Yes, we can use stories to put up walls and create hatred towards ‘others’ (that Brexit poster anyone?!). Or we can allow people to tell us their story, not one spun by people in power for their own ends.

Whilst they may not always finish with a ‘happy ever after’, stories can fulfil many different needs and help us navigate and make sense of the world; in that sense they are deeply human.

This photograph is a picture of my dad, William Bowker Whittaker, taken at one of his summer jobs during his student years. Here he’s working as a barman at a hotel in Newquay. According to mum he chose summer jobs in nice places. One year he was a bus conductor on the Isle of Wight, another he sold ice creams at Old Trafford cricket ground. He looks happy. Friends, when they see this photo, say that I look like him, although my brother is the spitting image. He died when I was very young and so I didn’t really get to know him. Stories from my mum, of their courting days, sound fun and romantic. (They met when they both worked at Dunlops in London, where he would find any excuse to visit mum at her desk.) He wrote her poems – there’s one called The Elephant  & Castle Blues! She still has an Oliver theatre programme with dad’s romantic notes scribbled in the margin, which she keeps alongside his love letters. My dad died when he was very young and these stories, and many others, in addition to piecing together more about his childhood (he was fostered and then adopted) have become an important way for me to connect with him.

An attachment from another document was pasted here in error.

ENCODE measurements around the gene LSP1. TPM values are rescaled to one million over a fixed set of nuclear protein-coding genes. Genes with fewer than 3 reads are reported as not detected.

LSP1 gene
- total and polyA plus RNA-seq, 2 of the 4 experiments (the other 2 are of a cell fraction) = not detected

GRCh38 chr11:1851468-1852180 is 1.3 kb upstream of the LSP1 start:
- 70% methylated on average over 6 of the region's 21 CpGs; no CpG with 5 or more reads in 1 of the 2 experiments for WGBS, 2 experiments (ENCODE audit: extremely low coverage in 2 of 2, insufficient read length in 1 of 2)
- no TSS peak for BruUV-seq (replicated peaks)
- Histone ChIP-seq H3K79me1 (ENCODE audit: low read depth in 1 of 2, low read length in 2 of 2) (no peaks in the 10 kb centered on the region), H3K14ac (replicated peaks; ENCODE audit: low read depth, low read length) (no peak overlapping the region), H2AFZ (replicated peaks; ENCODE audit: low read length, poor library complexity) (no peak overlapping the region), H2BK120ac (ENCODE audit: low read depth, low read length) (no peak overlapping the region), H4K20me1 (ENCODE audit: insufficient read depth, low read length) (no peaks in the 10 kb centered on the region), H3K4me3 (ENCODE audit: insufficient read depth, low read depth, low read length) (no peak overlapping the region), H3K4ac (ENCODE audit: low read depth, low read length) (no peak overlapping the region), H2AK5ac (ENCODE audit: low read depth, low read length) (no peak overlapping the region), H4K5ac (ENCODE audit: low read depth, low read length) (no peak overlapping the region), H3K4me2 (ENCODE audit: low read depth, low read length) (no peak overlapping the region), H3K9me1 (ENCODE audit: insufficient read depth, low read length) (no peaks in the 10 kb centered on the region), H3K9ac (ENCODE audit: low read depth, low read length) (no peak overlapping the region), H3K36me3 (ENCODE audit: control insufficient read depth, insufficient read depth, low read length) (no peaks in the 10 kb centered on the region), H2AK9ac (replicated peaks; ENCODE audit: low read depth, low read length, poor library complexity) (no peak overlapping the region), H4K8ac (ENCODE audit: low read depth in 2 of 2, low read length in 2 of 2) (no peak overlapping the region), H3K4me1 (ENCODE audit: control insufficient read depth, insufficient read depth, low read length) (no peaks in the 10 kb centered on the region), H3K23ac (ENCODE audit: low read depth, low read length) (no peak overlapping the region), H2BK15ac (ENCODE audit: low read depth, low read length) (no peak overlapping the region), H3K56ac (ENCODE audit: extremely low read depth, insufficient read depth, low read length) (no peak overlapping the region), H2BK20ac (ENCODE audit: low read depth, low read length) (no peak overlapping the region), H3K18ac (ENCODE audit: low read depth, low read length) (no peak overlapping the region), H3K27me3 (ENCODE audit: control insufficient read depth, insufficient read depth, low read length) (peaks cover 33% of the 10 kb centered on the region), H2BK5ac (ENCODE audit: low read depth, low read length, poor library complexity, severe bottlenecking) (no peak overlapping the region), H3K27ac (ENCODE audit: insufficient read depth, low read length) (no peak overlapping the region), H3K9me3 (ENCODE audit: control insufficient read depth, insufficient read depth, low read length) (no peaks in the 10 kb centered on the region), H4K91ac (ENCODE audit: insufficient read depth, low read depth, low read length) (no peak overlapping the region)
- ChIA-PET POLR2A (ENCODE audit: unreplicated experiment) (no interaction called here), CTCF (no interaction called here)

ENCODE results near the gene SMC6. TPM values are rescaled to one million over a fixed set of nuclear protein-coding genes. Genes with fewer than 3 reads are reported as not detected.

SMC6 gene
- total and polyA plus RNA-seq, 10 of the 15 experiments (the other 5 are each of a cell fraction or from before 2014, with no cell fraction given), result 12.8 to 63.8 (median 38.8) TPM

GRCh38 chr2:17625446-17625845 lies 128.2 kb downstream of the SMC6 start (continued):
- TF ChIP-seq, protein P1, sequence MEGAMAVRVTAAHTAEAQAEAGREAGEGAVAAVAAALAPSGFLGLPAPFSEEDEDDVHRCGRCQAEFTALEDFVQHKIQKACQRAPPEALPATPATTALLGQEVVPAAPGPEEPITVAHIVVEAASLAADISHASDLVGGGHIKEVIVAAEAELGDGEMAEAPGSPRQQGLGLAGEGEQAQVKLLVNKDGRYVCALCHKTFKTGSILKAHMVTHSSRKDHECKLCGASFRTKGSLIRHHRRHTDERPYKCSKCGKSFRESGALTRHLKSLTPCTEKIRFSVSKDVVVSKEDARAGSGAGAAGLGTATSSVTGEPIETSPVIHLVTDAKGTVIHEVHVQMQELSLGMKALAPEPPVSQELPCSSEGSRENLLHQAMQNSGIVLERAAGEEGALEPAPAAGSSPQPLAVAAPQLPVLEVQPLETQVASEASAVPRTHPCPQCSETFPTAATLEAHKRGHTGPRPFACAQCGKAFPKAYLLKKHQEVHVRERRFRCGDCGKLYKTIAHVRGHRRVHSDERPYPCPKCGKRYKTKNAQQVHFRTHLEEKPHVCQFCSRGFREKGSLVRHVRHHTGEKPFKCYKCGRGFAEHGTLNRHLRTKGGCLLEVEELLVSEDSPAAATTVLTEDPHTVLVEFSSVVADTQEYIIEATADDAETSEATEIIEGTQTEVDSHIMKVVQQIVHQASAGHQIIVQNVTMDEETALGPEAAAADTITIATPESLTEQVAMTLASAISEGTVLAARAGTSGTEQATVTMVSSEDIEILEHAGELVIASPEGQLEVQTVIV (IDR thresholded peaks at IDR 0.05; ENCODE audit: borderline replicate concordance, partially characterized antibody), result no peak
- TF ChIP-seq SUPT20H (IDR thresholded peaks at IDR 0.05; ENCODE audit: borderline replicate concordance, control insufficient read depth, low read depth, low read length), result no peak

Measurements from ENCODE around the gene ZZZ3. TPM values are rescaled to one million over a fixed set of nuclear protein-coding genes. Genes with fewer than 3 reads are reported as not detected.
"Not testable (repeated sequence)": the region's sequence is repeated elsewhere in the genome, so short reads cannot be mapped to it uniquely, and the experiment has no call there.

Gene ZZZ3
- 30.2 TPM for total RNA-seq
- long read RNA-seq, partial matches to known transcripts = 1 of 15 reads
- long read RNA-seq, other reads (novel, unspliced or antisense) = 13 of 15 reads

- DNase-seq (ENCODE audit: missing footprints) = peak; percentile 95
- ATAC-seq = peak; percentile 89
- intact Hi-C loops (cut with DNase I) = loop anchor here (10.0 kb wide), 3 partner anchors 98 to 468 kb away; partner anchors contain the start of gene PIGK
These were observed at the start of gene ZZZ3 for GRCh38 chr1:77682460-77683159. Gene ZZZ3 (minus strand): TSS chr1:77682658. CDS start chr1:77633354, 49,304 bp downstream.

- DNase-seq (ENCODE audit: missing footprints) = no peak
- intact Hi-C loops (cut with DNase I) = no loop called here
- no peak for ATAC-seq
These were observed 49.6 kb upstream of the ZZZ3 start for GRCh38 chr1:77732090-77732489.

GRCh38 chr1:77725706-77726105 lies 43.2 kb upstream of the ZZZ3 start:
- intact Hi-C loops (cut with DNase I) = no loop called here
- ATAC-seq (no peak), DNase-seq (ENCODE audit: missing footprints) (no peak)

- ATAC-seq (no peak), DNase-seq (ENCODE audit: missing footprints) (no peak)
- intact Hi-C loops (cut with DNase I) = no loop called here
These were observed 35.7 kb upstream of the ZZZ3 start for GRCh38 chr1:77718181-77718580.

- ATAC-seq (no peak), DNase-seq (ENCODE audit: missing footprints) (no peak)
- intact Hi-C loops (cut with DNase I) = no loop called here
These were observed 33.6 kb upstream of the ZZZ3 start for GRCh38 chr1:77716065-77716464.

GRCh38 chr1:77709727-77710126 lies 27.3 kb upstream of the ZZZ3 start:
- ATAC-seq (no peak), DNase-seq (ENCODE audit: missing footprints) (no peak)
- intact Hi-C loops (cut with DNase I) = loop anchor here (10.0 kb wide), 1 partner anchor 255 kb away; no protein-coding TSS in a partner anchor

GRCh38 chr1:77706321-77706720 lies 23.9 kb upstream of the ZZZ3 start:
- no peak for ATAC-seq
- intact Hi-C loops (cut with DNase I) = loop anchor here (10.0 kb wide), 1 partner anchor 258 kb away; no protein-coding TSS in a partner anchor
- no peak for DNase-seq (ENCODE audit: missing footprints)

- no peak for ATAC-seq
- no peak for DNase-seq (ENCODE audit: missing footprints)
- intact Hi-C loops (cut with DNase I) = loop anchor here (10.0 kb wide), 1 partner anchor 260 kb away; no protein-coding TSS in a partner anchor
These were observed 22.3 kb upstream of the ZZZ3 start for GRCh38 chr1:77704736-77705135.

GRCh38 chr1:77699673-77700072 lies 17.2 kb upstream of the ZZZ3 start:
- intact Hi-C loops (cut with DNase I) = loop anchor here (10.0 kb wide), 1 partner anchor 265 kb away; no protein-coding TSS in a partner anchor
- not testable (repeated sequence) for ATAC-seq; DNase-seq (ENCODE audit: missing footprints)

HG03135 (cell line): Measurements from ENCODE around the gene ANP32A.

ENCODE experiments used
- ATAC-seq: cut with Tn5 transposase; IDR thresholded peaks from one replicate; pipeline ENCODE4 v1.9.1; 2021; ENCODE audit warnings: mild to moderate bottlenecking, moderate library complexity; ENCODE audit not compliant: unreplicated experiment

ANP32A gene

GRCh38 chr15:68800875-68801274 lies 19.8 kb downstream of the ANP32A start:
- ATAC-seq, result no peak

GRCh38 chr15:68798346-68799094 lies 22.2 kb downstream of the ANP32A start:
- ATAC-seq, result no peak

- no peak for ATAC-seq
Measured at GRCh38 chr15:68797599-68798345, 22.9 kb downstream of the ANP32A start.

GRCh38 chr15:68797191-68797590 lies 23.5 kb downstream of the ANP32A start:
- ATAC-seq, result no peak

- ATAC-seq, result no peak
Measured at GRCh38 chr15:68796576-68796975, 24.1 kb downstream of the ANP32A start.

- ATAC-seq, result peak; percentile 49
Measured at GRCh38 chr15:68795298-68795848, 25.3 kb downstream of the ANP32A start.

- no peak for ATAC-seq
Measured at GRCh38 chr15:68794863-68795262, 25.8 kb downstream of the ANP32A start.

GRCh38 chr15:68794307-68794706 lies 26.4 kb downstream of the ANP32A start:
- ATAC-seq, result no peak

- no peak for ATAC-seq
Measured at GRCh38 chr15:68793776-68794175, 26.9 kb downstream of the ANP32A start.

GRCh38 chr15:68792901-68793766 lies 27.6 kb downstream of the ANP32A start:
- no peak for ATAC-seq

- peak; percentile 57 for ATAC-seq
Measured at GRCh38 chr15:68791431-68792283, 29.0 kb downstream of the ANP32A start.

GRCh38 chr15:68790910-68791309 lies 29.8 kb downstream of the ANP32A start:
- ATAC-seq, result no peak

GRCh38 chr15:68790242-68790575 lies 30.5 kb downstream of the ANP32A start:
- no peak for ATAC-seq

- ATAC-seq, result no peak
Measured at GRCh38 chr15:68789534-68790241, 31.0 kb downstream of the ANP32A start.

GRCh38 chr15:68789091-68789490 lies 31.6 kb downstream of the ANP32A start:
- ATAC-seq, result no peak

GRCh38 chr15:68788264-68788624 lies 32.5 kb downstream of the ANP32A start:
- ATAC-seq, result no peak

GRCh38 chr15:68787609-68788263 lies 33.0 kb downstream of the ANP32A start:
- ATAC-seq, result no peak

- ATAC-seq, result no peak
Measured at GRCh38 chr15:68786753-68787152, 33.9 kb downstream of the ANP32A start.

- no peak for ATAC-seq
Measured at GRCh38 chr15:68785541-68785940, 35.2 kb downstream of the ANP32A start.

A strategist, consultant and mother to two daughters, Sam Whittaker is a lover of stories with a passion for connecting people with ideas. Sam also cares deeply about driving progressive change in the world, however, seemingly ‘small’. She (& others) blog at the-change.blog. You can follow her on twitter @itsSamActually.